Camille Faulkner volunteered with Sawhorse for eight years before joining the staff as the Sawhorse Operations Associate. Camille first started volunteering as the Lunch Lady at Sawhorse’s Fortnight Summer Camp, bringing scratch made, holistic cooking to enterprising teens. Camille’s non-profit background includes working with not for profit meal programs addressing the needs of Seattle’s homeless population. Outside of addressing social change and the side effects of poverty, Camille enjoys reading, eating and hiking.
Erin Ingle is a homegrown Pacific North-Westerner committed to social engagement and environmental stewardship. After years as a friend and fan of Sawhorse Revolution, she now has a place on the team. Erin graduated cum laude in 2011 with a BA in English (Creative Writing) & Spanish Literature. Outside of Sawhorse, she tries to change the world with laughter as a nationally touring stand-up comedian.
Meg Hartwig is an artist, carpenter and educator living and working in Seattle. Hartwig was born and raised in great Midwestern state of Michigan and is currently a ten year resident of the Emerald City. She earned her Bachelor of Fine Arts in Ceramics and Illustration In Michigan, a Post Baccalaureate in Ceramics from Louisiana State University, worked hard and adventurously in between and throughout, and later earned a Masters of Fine Arts, 3D4M, at the University of Washington. Hartwig has been hammering away since and will soon be focusing on a fall solo show while continuing to labor away at other Sisyphean endeavors.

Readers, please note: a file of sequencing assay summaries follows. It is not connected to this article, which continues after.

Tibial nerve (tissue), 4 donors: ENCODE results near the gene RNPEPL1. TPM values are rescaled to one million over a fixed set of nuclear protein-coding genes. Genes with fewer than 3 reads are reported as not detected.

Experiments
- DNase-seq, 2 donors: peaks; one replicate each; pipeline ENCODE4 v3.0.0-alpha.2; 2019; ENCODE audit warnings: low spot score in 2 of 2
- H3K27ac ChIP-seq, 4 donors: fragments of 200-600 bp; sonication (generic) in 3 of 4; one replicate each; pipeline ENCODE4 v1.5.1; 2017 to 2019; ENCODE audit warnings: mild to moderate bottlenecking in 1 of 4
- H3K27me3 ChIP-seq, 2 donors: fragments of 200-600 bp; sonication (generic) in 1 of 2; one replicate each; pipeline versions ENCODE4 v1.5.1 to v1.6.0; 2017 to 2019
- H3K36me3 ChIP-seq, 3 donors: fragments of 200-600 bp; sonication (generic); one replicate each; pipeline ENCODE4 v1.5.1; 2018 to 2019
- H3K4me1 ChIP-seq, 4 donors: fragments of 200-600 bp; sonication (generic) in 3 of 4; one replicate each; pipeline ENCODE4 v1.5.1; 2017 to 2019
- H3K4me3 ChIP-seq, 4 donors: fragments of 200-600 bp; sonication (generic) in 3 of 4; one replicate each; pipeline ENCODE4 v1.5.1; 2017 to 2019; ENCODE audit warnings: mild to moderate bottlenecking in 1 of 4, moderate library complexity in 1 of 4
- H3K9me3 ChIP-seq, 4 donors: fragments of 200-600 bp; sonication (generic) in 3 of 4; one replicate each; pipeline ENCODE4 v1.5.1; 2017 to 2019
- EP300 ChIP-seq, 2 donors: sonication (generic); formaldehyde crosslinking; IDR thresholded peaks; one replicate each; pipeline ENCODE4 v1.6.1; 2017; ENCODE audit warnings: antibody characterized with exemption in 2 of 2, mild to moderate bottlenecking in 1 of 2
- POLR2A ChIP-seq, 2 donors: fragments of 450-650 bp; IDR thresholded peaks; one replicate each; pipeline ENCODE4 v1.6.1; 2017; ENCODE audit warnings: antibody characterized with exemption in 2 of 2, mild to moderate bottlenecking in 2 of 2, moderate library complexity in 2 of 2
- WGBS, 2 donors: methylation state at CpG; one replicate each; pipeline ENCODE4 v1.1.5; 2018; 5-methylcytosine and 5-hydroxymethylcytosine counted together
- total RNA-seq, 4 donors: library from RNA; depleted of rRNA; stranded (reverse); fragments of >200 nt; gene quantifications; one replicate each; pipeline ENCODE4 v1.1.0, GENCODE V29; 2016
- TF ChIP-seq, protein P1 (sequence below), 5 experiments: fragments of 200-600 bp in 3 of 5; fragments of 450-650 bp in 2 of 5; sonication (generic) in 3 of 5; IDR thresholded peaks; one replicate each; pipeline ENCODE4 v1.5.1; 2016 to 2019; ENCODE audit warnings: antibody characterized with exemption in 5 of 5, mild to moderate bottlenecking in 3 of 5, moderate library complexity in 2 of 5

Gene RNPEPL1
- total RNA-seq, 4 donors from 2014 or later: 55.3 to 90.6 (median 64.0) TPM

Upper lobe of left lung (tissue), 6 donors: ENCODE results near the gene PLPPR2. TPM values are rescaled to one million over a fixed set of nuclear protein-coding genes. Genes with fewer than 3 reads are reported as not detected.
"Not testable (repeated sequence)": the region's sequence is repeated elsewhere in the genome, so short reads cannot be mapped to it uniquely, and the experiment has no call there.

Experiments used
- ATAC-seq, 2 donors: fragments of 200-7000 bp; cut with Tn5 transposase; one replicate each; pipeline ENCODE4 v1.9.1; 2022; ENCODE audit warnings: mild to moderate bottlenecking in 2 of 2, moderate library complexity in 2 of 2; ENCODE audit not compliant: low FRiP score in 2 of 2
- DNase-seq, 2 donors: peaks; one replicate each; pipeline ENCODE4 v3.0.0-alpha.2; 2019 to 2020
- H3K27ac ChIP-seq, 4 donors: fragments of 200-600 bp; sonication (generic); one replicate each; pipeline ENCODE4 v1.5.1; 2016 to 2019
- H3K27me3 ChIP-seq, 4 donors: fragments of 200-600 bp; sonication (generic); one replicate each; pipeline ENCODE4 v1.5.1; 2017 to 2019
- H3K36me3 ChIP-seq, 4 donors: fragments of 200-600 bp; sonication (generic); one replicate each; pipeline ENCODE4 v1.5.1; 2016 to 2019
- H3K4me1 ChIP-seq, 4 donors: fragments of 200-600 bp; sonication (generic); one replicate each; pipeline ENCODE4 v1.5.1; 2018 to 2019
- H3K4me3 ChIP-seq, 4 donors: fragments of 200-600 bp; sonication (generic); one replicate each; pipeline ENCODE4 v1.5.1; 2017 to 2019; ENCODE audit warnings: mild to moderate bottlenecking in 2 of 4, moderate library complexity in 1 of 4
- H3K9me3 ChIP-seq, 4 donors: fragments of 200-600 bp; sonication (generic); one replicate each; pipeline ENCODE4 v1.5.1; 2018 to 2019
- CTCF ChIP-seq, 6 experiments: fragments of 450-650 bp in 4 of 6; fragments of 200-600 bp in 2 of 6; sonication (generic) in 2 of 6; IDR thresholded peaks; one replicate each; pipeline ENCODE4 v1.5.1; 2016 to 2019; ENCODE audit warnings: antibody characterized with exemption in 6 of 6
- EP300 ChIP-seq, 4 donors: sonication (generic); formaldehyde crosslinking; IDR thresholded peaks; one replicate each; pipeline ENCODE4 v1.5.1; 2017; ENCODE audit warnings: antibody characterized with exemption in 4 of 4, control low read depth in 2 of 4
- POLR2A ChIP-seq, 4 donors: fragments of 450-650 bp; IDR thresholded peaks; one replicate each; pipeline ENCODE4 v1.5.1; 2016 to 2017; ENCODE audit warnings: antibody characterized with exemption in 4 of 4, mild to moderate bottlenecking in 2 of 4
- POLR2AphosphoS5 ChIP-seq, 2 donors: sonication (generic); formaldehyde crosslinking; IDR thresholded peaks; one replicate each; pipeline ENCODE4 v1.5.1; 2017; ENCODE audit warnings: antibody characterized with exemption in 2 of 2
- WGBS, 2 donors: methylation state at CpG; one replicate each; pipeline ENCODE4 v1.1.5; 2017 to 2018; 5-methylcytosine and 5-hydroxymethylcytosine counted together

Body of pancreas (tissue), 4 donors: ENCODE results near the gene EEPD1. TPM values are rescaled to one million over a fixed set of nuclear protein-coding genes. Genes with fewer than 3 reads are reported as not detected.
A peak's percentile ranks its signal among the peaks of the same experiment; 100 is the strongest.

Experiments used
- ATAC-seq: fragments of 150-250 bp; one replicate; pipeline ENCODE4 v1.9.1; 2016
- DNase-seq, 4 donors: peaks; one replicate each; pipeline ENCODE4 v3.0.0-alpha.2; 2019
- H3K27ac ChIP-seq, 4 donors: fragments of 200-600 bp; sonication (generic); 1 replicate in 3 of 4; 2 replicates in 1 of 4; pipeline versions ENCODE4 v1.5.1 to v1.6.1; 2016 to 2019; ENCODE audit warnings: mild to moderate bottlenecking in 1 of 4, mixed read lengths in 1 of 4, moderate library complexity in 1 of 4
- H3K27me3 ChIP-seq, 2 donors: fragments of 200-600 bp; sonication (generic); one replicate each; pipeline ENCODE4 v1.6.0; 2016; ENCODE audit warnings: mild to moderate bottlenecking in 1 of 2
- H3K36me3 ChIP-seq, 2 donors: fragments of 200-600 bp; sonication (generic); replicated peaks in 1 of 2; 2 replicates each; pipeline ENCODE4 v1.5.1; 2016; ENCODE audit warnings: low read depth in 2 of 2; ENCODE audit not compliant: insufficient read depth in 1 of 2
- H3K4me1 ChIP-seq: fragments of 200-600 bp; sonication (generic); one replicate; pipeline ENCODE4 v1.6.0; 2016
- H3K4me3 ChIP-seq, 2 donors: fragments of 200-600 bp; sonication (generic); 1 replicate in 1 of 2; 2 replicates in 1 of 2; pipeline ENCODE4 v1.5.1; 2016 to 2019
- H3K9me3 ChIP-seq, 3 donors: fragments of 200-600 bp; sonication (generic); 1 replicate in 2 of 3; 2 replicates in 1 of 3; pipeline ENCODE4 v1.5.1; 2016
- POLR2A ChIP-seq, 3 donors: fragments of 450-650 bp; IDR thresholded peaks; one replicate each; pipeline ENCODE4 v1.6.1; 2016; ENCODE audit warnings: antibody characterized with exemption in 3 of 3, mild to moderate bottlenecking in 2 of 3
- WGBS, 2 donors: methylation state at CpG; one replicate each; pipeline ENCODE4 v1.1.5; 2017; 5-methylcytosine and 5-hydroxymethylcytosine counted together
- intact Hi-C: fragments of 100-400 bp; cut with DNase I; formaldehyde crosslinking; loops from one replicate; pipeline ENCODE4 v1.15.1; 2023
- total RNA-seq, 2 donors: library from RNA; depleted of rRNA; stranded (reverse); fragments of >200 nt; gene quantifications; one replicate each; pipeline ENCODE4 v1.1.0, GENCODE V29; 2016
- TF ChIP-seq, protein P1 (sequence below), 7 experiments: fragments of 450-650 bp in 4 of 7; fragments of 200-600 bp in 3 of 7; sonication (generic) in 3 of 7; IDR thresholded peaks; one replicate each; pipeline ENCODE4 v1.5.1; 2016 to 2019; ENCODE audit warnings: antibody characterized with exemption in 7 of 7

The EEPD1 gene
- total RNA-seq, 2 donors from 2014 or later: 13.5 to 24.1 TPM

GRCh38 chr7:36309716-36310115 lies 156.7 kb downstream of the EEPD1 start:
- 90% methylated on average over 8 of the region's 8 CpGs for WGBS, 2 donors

Allison graduated from Scripps College in 2013 with a degree in Environmental Analysis. She has since pursued hands-on training in design and building from many angles– community design projects, landscaping, architectural salvage, historic preservation, and carpentry. In her free time she enjoys exploring Seattle, woodworking, and reading.
Sam Schultz graduated with a Masters in Architecture from North Dakota State University and worked professionally as a designer on community development and rural healthcare projects for Native American reservations across the Midwest. She spent her free time entertaining a love for building and sawdust by flipping her own home and volunteering across the US and abroad on design-build projects for communities in need. She left the design world for an carpentry job where she framed houses and drafted permitting plans with a small construction crew in Minnesota. Managing programs for Sawhorse Revolution over the past year and a half has been the perfect blending of her design and construction skills with her passions for hands-on education and humanitarian aid.